Does Rare Count?

This 1961 Byrdland is super rare. Only about a dozen made but you could probably score one for under $20K. Why so little? Because most collectors don’t really want to spend a lot of money on a Byrdland. Rare doesn’t always translate to dollars.

The great paradox in vintage guitars is about rarity. Bursts aren’t rare (1600 or so built). They cost hundreds of thousands of dollars. Blonde 335’s are somewhat rare (211 built) but not crazy rare. They cost in excess of $100,000 in this roaring fire of a market. Stratocasters are as common as Lincoln pennies (well, not quite) but certain rare custom colors can cost close to $100,000. But even a Burgundy Mist Strat isn’t as rare as, say, a blonde 1961 Byrdland (12 made) or a 59 blonde Epiphone Sheraton (3 made). And those two guitars won’t even get you $25,000. That’s still a lot of money but the price and the rarity are not forming a neat and orderly line that follow conventional logic. Clearly rare doesn’t really count. Or does it?

Let’s look at two factors instead of just one. Rarity and desirability. How many are there and how many people want one. Ah, the old supply and demand thing. You know all that. Supply and demand applies to vintage guitars for sure. But there’s another factor. It applies to serious collectors and definitely not to players. That factor which goes beyond desirability and rarity is not easily defined. It’s the great desire to have something that will make your friend’s jaw drop. It’s a “where did you find that??” guitar. You could also call it a “I’ve never seen one of those!” guitar. It seems that every big collector with the means has at least one burst, black guard Tele, 54-57 Stratocaster, blonde ES-335, Gold top Les Paul and a lot of other guitars that take a somewhat less exalted place in the man cave. But which one does this collector take out of the case and show you when you walk in to see his wonderful collection? More often than not, it’s the one you’ve never seen. The one you didn’t know existed. The one you can’t find that you’ve always wanted.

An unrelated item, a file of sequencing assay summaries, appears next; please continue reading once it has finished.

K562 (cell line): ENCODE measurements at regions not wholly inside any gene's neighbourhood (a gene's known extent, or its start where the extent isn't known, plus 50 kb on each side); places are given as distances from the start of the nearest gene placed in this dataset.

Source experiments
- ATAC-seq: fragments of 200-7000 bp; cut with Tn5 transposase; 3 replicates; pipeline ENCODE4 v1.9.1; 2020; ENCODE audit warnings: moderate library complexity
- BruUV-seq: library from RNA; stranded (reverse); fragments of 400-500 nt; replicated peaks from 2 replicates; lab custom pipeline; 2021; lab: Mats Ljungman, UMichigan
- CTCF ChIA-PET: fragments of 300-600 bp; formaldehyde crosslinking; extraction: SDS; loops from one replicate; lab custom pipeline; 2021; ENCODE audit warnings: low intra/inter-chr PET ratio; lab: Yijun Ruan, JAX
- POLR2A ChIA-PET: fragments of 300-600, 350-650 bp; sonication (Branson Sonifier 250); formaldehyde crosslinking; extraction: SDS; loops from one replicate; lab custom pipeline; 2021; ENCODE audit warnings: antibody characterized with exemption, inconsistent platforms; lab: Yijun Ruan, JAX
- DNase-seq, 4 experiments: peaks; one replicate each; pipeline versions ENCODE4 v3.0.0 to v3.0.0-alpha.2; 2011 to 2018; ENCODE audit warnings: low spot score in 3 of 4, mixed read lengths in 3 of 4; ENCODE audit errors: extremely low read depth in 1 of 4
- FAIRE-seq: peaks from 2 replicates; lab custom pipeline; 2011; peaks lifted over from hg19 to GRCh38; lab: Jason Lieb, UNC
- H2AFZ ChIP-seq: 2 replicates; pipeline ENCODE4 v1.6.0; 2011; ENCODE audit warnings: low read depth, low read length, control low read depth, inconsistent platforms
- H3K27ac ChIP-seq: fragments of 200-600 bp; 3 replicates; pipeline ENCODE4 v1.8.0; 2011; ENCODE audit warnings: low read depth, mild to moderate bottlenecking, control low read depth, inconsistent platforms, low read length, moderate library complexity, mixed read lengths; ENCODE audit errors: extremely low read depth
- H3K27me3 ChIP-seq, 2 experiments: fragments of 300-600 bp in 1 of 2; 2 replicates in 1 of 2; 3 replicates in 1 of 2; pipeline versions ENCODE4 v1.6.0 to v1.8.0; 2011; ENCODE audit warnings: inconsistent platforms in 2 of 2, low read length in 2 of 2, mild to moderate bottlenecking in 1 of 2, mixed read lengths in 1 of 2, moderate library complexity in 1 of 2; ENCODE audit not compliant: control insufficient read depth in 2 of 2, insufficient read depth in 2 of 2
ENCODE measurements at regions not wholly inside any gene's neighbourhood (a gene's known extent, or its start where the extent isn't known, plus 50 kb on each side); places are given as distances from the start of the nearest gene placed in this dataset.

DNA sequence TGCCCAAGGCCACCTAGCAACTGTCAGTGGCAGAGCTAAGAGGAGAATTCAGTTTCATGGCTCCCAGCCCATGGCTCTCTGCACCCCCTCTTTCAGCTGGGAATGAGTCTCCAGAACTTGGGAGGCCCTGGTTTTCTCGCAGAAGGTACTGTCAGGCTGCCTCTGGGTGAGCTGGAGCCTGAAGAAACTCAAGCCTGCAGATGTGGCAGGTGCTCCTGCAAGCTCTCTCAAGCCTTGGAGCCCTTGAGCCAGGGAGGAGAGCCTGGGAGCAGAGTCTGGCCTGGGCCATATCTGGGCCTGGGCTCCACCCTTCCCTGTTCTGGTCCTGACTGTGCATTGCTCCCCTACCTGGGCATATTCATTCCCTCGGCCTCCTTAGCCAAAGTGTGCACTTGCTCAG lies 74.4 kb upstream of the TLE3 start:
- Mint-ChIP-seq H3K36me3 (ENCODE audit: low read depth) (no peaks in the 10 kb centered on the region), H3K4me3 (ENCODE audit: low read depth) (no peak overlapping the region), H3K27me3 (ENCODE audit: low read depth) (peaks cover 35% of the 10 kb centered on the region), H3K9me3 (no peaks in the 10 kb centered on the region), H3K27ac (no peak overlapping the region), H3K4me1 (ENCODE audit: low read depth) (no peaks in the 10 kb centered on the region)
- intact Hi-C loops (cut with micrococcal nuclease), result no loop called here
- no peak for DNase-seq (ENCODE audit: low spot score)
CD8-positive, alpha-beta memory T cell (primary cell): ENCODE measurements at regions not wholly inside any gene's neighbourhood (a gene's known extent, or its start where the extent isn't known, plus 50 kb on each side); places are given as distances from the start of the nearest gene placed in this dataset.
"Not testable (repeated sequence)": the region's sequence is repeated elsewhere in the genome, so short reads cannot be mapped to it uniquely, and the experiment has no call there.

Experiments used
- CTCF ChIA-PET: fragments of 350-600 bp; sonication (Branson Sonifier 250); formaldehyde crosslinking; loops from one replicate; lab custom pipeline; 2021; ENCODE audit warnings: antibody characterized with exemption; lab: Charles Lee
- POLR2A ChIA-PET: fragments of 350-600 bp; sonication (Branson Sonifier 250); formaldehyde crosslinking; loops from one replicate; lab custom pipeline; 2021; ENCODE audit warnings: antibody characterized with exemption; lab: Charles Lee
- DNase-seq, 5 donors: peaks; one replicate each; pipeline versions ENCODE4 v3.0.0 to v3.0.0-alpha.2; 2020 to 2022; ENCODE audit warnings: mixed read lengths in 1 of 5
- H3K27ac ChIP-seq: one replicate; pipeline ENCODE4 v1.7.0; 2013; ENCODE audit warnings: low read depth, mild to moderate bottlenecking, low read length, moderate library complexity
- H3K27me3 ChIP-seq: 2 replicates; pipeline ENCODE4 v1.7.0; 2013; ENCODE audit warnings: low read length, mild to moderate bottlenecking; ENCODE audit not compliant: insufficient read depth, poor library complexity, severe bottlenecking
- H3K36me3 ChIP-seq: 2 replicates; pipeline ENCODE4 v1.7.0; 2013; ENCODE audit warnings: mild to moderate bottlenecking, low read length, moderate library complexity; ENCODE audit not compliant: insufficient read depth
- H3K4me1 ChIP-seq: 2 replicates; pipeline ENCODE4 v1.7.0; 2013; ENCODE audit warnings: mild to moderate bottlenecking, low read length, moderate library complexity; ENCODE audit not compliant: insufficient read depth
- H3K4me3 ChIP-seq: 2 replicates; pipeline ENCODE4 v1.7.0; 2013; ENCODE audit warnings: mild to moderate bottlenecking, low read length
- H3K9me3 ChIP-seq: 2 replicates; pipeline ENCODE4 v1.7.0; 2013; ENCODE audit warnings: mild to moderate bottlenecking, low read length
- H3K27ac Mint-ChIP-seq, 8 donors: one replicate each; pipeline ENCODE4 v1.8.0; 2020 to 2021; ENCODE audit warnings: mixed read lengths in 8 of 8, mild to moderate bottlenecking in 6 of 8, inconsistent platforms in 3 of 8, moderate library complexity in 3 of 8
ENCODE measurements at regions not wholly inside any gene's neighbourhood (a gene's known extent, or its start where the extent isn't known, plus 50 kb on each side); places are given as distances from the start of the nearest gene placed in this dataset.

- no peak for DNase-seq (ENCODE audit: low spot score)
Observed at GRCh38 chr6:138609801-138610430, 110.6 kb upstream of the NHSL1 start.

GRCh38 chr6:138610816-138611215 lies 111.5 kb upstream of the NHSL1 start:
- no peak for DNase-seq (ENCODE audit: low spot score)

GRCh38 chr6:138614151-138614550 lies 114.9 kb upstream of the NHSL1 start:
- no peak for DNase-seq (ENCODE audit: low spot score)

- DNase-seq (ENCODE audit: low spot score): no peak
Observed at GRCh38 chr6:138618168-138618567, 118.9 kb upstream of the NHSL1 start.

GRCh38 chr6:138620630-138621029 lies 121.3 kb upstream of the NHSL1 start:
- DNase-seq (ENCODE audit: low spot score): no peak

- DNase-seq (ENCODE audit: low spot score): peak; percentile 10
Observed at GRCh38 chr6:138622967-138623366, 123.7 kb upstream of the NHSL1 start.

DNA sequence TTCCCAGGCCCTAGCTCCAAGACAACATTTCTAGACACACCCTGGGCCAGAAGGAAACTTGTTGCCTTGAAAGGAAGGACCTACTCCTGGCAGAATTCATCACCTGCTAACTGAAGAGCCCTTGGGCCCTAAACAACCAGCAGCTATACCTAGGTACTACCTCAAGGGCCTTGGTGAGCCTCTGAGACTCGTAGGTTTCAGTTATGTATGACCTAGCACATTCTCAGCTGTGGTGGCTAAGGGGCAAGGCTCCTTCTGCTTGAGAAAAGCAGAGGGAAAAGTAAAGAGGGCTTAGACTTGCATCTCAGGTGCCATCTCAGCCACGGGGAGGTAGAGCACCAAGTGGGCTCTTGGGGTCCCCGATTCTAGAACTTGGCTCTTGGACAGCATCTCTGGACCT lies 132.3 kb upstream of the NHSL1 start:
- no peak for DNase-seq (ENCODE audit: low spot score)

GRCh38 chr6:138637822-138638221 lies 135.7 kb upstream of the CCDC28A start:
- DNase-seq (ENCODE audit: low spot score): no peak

These unicorns are often special order guitars and are rare beyond rare. Some are one of a kind. Some, maybe one of a dozen. Great examples? Black ES-345’s (there are five from 59), blonde ES-355’s (I know of 4), black Les Paul Standards (I know of 2). Fender didn’t do special orders like Gibson did. There are some really rare Fender colors but there are more of them than you might expect. A Seafoam Green Strat will impress your friends even if it’s a color they wouldn’t actually want. Sparkle finish Strats and Teles command some serious outlay and will always dazzle when you open the case. No one knows how many there are because nobody kept track.

When’s the last time you saw a sunburst ’59 355 (rare) in mono (rarer) with a stop tail (rarest). I know of only one. Gibson stopped making blonde 335’s in 1960. So, how about a blonde 63 (one of two blonde block neck 335’s known). Or a greenburst 335? There are two green ones I know of but only one greenburst. Then there are guitars that seem common but are crazy rare. A 1958 335 in red? There’s one. 59 335 in red? There are 6. All crazy valuable because they are not only rare but they are rare often one off versions of really desirable guitars. So, what are these guitars worth? That’s a post for another day.